“Not the most favorable of places to be in an emergency…” Gar’rath grumbled after the lift had settled itself after the rather uncomfortable stop, “While I am not against obeying orders, this may not be the best pace to do so. Perhaps we should egress and find suitable shelter in another location.”
“I’d much rather be stuck in the Mess than a turbolift,” Bracco nodded, apparently in agreement. She reached up with one hand to nervously scratch at a shoulder. “Computer, emergency override, Bracco Delta Nu twelve Epsilon. Take us to the Mess Hall, please.”
”Unable to comply,” came the computer’s response. ”All turbolifts have been brought to an emergency halt due to a shipwide lockdown.”
“I know, I know,” Bracco held up staying hands to Gar’rath. “I didn’t really expect that to work but had to try. Can you reach the upper hatch?” she asked the Gorn, who was much taller than she was. “Maybe we can climb out of here?” Bracco asked helpfully.
The Gorn reached up and pushed the emergency hatch up, revealing the rather cavernous turboshaft above them. Without saying anything beforehand, Gar’rath hoisted the comparatively lithe woman up, bringing the hatch well within reach for her to climb onto the roof of the lift. Once she was on the roof and clear of the opening, the reptilian officer crouched down and sprang upward, seizing the roof of the car and crawling through it, the opening just wide enough to slide through.
“By the looks of it, one deck up should get us close enough to the mess. Follow me,” the Gorn said, grasping the handholds that lined the shaft. Contrary to his bulky appearance, Gar’rath ambled up the makeshift ladder quickly, giving him plenty of time to force the lift doors open and making his way into the corridor before his companion had made it up to meet him.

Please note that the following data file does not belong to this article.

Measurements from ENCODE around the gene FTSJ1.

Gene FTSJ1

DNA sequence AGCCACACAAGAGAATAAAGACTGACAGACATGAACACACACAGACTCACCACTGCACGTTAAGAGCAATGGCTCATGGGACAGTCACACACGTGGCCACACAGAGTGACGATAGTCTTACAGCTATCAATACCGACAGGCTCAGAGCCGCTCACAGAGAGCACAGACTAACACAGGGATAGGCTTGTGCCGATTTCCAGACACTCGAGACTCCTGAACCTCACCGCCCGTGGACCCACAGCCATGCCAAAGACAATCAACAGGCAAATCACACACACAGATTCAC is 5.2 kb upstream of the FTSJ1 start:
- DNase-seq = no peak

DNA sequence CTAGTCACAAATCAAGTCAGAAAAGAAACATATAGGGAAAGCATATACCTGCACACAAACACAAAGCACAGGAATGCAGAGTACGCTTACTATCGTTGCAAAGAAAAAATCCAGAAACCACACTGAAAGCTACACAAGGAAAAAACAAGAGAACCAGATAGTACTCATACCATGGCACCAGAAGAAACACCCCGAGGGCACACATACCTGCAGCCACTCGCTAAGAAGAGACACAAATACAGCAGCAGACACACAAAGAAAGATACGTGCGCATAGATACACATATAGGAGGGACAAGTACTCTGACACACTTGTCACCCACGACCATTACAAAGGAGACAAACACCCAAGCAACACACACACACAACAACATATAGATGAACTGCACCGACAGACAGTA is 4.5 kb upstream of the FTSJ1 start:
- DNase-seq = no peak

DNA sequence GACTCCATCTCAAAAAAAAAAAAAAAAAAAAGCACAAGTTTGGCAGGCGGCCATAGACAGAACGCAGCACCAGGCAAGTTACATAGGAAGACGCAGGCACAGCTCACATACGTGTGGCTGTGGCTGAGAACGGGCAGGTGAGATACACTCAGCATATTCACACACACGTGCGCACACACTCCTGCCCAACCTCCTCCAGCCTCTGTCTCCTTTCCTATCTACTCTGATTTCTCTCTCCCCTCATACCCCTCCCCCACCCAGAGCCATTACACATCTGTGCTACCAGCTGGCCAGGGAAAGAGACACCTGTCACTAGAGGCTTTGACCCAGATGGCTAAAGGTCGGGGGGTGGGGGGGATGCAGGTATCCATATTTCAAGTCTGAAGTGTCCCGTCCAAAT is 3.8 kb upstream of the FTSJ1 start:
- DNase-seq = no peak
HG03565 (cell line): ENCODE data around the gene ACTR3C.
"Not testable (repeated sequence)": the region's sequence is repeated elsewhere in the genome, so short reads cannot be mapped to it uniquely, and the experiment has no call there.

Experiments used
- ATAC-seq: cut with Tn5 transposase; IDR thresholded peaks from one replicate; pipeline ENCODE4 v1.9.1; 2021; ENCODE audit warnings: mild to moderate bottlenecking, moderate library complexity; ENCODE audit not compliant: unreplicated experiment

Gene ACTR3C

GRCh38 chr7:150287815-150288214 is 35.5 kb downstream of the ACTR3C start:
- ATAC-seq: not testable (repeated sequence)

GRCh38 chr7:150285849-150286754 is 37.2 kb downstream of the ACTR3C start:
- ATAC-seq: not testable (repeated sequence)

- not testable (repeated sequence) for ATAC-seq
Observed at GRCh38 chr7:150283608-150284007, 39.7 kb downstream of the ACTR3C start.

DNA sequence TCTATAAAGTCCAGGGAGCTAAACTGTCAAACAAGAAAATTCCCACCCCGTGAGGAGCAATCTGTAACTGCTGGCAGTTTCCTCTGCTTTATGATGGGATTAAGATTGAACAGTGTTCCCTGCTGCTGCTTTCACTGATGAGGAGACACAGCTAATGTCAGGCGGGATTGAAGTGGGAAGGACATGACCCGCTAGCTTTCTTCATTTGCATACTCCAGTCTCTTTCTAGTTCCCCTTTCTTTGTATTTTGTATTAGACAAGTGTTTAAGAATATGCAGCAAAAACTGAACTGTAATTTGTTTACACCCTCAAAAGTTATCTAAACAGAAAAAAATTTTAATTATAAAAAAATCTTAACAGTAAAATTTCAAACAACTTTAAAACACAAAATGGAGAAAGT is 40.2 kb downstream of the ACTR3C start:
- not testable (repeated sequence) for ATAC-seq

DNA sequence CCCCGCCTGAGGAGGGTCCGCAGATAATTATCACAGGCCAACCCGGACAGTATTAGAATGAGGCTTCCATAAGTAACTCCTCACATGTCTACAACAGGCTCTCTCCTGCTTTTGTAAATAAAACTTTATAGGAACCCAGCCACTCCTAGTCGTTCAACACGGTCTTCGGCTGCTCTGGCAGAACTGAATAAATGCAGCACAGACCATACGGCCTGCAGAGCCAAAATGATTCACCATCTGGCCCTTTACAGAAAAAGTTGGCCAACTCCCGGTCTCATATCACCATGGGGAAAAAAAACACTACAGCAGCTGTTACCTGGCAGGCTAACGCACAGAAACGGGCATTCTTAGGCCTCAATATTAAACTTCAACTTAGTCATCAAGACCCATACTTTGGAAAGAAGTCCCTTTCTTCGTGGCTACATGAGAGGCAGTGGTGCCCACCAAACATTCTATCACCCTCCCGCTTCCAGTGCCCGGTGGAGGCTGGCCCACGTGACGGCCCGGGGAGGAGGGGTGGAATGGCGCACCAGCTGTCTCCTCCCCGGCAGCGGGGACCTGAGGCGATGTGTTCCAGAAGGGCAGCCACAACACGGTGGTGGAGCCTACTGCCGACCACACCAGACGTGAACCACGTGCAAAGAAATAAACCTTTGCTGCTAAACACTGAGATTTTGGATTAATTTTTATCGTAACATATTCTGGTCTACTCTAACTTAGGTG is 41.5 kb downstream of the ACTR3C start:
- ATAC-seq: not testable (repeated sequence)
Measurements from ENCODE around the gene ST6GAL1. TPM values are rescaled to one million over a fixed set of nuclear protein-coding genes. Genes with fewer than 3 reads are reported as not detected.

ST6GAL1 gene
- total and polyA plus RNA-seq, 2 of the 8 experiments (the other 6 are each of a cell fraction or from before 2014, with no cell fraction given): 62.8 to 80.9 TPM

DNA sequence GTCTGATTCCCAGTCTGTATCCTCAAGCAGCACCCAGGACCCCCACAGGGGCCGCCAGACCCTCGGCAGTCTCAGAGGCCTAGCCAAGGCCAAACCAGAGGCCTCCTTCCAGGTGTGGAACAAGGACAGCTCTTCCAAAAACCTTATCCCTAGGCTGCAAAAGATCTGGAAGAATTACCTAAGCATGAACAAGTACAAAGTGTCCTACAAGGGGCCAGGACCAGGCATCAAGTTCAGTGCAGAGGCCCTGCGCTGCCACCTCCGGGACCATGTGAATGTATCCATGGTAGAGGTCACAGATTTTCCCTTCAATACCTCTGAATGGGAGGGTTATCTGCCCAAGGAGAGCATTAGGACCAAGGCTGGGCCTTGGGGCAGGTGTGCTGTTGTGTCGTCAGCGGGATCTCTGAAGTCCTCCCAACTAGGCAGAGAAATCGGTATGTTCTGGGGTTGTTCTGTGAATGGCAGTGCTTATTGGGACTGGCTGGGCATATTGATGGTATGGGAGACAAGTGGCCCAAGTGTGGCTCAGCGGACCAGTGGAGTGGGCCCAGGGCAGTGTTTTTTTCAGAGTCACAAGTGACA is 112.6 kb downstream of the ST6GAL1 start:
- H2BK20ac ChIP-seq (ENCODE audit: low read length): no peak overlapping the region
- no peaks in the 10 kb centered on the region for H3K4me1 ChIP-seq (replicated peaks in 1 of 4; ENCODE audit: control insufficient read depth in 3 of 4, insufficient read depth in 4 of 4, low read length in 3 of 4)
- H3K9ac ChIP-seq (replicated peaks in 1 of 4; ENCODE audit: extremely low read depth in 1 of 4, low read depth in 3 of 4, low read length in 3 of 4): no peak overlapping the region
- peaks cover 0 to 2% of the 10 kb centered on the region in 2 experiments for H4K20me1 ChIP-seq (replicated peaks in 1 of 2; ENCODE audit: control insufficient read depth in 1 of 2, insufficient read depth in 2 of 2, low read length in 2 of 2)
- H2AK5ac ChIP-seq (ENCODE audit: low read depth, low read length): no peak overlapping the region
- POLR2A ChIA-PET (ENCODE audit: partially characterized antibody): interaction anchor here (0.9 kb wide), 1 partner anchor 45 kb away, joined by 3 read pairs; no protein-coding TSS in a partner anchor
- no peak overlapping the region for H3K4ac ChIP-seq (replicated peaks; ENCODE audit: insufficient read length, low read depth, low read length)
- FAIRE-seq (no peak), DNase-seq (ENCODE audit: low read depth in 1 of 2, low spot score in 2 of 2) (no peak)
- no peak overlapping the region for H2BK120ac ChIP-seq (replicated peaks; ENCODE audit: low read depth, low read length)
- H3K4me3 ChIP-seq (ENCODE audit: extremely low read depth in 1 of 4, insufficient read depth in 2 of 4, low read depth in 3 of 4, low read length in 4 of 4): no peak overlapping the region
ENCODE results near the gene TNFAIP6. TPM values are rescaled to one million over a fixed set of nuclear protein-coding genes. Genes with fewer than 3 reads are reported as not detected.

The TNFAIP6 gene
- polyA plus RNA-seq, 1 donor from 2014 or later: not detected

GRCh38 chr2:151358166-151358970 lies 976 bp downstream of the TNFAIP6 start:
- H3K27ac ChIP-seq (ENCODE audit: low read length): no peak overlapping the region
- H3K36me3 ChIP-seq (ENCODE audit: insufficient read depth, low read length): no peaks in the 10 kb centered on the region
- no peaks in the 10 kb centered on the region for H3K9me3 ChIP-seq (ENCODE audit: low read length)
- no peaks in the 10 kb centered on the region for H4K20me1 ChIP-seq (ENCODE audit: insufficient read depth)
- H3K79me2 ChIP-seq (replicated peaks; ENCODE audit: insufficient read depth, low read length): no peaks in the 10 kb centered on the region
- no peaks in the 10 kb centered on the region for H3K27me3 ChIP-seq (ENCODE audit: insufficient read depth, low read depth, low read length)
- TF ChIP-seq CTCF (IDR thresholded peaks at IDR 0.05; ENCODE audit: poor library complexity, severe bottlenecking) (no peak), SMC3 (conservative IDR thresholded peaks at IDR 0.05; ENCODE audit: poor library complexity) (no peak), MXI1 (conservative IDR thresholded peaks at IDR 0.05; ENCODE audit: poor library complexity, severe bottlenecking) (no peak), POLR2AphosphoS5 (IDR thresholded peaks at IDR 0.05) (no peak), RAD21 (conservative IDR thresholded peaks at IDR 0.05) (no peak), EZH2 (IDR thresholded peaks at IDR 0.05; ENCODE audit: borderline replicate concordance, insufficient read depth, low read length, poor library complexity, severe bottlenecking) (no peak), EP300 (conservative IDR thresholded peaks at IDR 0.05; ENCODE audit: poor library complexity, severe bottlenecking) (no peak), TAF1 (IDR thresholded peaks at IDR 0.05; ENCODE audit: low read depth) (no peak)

“Hopefully there will be some personnel in the mess nearby,” the Gorn commented. “It may be a good idea to arm ourselves from the emergency storage panel up ahead just in case…”
“Agreed,” Bracco breathed, still recovering from being suddenly lifted without warning. She’d been able to grab the opening and hoist herself up with the Gorn’s help, then watched with wonder as the Gorn leapt, scrambled, climbed, and got them into the next deck up.
From where they were now, Jennifer could see the storage locker inset into the wall just down the way a bit. She got her legs going and, with the Gorn behind her, opened the locker and picked up the two phasers on offer, handing one back to Gar’rath. She also handed out the two tricorders she found and grabbed the emergency medical kit: with a medical crisis going on, who knew what they would find in the Mess?